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In four recent decisions, the Health and Disability Commissioner (HDC) has highlighted concerns about poor management of care for patients and residents of rest homes.

The key messages from the HDC that can be derived from these decisions, is that rest home policies should be continually updated, with emphasis put on the importance of staff to comply. Observation notes should be completed frequently with as much detail as possible, as these notes are a vital form of communication for the patients’ GPs to assess the patients’ changing conditions. Further, communication with the patients’ families are equally as important, to ensure that decisions are made in the best interests of the patients.

In the following cases, the HDC made recommendations for the rest homes to provide its staff with further education and training to ensure compliance.

The first decision concerned a 77 year old woman, Mrs A, who required hospital-level rest home care. She suffered from lymphoma that began as scaly, itchy, patches on the skin and also had lung cancer.

Mrs A’s skin condition was deteriorating, staff noticed blood on her bed linen, and she reported experiencing pain during personal cares. Mrs A was prescribed codeine for pain relief on an as needed (PRN) basis. Mrs A had a pain care plan but it was not updated in response to her changing condition.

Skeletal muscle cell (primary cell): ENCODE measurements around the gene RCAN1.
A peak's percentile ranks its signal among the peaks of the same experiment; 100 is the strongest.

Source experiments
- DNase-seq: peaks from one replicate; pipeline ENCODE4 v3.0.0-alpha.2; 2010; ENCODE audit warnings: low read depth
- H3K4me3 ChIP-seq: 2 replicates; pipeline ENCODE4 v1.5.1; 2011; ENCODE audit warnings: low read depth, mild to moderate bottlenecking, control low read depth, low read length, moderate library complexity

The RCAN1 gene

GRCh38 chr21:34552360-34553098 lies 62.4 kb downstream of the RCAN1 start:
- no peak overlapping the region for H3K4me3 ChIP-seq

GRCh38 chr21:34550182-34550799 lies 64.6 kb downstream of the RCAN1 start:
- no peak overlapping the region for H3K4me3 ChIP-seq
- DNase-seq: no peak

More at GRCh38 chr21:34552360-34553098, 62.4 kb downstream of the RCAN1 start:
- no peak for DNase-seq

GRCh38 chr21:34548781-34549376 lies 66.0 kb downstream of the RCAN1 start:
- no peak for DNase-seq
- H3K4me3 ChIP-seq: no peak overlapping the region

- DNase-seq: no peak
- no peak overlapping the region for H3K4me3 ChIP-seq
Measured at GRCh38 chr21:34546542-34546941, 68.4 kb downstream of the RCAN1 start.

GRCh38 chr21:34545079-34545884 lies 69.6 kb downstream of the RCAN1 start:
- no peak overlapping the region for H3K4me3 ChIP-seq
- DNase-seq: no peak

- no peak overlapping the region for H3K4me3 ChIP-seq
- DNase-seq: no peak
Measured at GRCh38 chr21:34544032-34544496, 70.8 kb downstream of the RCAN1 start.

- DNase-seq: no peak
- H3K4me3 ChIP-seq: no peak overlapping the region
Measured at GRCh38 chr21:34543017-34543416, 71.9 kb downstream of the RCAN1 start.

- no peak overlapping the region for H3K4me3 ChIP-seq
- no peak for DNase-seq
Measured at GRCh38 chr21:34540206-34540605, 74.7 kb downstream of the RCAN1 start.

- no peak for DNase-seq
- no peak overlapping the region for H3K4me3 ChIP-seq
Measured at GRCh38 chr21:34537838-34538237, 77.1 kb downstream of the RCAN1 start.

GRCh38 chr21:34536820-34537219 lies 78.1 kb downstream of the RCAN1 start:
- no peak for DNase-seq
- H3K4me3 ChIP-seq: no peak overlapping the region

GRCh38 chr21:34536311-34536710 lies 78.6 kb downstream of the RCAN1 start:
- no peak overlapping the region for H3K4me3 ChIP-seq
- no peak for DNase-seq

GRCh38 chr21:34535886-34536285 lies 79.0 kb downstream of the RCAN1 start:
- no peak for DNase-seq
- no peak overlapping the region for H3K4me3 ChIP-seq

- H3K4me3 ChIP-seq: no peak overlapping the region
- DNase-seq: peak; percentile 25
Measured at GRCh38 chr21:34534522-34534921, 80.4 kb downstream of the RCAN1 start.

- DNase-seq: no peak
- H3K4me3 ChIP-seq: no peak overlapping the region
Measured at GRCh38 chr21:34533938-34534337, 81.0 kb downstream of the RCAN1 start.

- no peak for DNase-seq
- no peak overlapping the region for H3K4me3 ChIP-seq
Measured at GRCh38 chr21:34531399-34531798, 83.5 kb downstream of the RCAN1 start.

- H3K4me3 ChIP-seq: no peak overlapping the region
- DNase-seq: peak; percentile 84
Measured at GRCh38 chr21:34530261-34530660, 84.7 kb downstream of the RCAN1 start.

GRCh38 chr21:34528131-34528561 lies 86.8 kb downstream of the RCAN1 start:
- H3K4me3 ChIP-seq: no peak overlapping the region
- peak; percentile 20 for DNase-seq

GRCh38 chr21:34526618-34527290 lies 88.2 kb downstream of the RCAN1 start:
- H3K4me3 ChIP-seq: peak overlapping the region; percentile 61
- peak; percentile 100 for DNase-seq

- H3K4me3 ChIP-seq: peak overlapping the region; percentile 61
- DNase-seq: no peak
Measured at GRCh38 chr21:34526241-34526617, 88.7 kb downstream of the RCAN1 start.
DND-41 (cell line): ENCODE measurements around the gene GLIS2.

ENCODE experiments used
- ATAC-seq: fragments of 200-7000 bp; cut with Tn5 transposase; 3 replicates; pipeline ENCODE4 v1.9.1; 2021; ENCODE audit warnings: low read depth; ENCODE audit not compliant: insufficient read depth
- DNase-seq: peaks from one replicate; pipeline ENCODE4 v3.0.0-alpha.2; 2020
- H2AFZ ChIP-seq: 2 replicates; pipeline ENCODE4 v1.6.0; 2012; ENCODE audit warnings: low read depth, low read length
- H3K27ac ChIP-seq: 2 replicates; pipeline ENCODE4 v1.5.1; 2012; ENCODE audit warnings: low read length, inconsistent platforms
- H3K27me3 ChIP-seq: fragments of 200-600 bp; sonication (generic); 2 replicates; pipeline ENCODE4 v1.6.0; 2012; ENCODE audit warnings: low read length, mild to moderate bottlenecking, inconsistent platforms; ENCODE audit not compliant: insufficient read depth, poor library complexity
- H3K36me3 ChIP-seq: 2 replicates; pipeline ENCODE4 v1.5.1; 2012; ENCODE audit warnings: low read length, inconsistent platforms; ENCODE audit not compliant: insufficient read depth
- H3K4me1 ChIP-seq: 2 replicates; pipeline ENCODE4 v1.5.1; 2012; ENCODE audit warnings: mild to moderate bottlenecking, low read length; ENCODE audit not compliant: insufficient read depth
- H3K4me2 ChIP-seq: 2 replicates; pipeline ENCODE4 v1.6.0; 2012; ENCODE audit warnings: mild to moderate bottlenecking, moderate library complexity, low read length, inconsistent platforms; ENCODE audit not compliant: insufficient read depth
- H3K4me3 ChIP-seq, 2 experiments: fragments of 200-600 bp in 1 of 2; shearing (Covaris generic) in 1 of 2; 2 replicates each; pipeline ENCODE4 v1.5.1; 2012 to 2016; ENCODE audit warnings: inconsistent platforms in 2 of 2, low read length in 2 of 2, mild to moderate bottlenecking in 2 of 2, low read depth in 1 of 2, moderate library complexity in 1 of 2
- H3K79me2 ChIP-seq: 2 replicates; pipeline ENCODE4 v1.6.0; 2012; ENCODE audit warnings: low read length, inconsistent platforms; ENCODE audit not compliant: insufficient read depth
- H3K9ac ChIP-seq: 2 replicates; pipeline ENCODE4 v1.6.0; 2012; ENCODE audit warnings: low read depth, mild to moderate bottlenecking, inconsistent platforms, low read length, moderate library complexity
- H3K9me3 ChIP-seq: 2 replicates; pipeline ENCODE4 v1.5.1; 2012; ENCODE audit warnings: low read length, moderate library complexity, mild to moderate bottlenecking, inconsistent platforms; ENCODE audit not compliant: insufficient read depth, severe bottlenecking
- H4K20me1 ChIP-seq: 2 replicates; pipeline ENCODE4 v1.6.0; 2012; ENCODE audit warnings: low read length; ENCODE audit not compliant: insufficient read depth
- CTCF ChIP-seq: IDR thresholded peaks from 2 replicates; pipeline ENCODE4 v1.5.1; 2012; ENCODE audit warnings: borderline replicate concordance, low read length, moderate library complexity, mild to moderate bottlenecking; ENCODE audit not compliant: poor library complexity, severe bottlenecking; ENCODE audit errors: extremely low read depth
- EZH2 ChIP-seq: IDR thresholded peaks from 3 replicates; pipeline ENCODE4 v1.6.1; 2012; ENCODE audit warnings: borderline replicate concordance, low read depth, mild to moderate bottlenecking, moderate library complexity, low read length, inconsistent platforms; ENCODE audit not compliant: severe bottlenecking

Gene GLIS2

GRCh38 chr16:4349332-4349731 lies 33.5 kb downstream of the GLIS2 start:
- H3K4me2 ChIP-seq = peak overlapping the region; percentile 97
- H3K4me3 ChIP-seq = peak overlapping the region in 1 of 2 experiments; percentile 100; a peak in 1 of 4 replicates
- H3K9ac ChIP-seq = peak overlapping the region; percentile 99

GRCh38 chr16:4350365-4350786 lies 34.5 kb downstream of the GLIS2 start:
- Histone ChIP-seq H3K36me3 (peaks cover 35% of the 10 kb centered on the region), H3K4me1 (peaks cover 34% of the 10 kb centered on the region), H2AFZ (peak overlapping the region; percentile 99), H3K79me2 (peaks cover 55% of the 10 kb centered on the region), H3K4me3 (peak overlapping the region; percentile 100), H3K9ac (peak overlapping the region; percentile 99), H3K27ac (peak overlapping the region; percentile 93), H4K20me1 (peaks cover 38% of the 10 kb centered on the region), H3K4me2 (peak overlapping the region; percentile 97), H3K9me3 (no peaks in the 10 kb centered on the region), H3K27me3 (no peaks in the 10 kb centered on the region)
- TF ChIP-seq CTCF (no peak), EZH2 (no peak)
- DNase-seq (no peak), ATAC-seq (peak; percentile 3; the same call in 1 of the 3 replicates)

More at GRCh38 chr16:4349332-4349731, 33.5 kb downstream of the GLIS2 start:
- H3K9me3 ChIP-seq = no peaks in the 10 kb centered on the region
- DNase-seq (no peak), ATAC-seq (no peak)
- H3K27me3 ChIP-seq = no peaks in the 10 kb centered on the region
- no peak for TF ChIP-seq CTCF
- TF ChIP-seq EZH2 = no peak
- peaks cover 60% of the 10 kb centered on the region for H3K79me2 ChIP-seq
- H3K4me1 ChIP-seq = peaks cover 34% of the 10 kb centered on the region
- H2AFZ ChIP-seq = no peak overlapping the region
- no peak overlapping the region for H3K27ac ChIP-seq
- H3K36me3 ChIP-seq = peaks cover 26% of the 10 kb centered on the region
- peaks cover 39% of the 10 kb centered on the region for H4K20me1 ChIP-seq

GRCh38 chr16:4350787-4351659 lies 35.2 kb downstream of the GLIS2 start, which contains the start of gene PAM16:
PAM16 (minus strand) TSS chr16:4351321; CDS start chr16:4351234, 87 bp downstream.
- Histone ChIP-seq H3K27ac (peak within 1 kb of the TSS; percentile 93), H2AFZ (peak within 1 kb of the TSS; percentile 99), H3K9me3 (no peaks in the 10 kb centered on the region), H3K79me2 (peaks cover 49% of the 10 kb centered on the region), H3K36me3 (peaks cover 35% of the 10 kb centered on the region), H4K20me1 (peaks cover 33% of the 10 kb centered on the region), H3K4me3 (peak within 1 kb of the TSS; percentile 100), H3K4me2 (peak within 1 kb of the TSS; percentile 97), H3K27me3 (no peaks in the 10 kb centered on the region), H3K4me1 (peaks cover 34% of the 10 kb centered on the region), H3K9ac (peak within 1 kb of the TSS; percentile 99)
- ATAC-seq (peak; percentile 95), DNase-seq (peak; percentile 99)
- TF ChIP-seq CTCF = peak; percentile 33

Five days later, the clinical manager at the rest home commenced Mrs A on an hourly pain assessment tool and also sent a facsimile to Mrs A’s GP regarding Mrs A’s pain levels. The hourly pain assessment tool was filled in by rest home staff between 3pm and 8pm for one day, and was not filled in hourly after that.

The following day, staff at the rest home contacted the GP again with concerns about Mrs A’s skin condition and pain levels. The GP reviewed Mrs A and liaised with the public hospital for Mrs A to be admitted that day. Mrs A was given palliative care in hospital and passed away.

The HDC found that the rest home breached the Code of Health and Disability Services Consumers’ Rights (the Code), due to inadequate pain management of Mrs A. In doing so, it had failed to provide services to Mrs A with reasonable care and skill Mrs A’s pain care plan was not updated as her condition deteriorated, and evaluation of the effectiveness of PRN codeine was not recorded as required. The HDC also found that the rest home’s staff did not respond promptly and should have contacted her GP earlier. There was insufficient record of communications with family members of Mrs A, and the evaluation of the effectiveness of PRN codeine was not recorded, as required by the rest home’s policy.